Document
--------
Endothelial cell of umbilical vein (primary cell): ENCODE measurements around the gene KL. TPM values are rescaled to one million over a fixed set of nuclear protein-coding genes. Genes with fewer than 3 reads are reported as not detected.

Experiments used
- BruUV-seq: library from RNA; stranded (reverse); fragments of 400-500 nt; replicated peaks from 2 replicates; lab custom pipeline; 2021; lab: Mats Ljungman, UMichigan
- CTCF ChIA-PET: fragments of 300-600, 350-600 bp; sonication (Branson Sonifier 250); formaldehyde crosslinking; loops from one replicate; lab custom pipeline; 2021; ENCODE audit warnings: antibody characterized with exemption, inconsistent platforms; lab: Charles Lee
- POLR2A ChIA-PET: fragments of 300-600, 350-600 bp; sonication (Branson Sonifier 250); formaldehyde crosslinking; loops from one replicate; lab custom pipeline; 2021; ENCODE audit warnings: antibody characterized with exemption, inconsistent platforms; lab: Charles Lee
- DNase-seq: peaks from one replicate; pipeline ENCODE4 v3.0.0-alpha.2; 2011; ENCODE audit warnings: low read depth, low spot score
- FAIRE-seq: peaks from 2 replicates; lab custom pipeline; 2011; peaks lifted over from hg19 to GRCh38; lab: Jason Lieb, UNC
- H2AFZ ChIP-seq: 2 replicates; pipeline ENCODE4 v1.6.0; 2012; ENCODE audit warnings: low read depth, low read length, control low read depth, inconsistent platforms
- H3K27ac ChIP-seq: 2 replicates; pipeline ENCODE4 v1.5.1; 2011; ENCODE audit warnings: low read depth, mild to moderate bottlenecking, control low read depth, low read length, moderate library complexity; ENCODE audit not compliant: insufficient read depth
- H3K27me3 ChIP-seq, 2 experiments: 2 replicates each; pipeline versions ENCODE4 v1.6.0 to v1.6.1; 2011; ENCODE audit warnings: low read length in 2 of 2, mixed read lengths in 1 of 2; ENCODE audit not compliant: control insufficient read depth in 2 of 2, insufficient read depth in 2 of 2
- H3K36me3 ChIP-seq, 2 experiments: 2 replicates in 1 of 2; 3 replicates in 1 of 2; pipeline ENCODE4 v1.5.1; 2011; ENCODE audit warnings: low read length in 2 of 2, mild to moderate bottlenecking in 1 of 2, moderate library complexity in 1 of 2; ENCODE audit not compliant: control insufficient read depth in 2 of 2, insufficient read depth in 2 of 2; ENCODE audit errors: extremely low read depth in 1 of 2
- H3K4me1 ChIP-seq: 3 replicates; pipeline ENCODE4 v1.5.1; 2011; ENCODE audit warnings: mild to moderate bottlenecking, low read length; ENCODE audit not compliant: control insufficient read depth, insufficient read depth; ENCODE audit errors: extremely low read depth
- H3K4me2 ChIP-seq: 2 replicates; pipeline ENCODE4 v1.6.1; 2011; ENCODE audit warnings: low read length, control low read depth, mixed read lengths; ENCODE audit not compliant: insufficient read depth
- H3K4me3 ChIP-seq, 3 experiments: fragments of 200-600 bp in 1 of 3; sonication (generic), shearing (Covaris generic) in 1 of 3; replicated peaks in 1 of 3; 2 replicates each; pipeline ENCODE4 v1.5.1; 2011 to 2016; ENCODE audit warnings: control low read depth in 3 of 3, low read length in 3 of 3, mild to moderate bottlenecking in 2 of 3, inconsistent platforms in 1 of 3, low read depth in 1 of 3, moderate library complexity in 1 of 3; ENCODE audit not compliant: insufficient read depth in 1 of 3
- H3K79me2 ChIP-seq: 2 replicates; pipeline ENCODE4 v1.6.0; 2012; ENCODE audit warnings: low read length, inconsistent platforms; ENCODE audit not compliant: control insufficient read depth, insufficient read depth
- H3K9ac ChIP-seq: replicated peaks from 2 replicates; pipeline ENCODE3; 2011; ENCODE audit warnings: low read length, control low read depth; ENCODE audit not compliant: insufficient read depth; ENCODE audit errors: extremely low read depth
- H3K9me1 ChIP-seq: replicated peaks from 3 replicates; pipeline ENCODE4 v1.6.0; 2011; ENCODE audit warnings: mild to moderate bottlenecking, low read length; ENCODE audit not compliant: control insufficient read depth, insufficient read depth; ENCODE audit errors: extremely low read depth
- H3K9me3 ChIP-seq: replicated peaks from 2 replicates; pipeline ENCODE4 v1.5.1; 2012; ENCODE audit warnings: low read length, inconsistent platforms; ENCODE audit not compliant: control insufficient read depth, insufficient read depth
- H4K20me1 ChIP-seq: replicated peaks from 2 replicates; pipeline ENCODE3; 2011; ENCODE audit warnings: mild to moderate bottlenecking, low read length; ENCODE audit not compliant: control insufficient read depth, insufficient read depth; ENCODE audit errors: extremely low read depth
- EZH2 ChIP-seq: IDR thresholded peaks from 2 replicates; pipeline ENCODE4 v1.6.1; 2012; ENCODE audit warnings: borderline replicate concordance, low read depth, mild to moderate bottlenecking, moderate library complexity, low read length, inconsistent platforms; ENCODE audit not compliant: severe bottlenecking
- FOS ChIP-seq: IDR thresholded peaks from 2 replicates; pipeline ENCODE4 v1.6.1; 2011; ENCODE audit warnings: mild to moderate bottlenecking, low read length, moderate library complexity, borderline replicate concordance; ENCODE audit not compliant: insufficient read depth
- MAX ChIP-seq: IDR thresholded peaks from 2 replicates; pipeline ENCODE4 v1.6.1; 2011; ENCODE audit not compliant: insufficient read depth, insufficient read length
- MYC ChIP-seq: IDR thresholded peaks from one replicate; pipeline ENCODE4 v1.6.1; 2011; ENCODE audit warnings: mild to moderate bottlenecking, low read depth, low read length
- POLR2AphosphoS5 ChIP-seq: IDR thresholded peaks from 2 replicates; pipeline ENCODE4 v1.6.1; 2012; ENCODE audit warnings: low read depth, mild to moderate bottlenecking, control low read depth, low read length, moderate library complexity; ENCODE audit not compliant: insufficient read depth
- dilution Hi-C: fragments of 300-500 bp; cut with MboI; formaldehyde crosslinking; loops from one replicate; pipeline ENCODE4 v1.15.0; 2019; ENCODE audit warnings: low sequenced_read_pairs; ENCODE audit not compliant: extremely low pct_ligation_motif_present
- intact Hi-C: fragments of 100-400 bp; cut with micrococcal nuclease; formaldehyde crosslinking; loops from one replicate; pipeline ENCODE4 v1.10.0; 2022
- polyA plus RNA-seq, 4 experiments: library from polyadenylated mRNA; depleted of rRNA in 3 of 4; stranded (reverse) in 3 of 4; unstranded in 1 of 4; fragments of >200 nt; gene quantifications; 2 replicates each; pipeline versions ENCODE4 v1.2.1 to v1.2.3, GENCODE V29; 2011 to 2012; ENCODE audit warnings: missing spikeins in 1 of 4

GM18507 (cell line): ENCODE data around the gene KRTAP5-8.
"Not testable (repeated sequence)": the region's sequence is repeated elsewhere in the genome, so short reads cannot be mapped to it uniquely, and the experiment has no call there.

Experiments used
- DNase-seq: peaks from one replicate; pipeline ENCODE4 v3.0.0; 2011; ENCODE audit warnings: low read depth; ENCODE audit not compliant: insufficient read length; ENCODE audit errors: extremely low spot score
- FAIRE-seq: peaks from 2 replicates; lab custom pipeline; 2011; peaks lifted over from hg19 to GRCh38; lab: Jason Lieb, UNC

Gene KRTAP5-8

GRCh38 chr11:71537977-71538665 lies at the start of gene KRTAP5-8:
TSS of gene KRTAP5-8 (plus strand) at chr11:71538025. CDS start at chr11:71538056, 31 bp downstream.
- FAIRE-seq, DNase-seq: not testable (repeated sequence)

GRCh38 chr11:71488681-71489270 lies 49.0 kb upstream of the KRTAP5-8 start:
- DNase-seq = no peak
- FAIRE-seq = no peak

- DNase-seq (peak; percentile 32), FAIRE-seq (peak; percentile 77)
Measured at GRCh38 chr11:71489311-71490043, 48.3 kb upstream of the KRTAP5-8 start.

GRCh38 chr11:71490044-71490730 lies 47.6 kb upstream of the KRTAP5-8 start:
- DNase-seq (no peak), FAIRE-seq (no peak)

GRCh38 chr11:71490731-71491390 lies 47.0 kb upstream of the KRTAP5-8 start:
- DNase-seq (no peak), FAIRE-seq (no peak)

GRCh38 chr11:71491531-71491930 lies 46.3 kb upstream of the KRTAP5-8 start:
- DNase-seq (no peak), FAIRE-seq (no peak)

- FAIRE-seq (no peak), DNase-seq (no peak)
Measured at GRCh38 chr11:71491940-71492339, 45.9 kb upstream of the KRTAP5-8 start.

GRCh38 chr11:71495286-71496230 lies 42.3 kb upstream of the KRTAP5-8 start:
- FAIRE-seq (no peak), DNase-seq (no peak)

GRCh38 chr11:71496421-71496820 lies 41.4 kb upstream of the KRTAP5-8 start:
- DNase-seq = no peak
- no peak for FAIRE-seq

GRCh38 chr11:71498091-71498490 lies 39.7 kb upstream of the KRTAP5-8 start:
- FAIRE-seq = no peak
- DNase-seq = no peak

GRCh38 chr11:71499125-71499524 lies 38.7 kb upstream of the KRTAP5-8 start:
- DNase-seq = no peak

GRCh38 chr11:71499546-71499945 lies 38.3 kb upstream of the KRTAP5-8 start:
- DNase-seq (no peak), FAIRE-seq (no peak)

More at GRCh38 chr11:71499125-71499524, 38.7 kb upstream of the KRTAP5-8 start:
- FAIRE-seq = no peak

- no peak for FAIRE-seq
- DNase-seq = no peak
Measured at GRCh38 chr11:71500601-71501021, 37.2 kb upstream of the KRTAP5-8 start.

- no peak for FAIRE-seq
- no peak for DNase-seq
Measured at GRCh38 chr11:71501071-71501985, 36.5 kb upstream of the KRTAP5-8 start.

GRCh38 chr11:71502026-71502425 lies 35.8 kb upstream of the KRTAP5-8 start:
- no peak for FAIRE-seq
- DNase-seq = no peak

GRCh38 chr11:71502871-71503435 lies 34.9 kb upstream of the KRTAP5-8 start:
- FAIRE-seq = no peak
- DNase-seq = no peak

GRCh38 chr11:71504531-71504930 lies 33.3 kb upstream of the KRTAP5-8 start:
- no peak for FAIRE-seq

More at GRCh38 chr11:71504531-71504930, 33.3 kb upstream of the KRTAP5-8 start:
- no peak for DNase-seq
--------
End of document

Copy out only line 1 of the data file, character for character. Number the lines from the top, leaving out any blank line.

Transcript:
Endothelial cell of umbilical vein (primary cell): ENCODE measurements around the gene KL. TPM values are rescaled to one million over a fixed set of nuclear protein-coding genes. Genes with fewer than 3 reads are reported as not detected.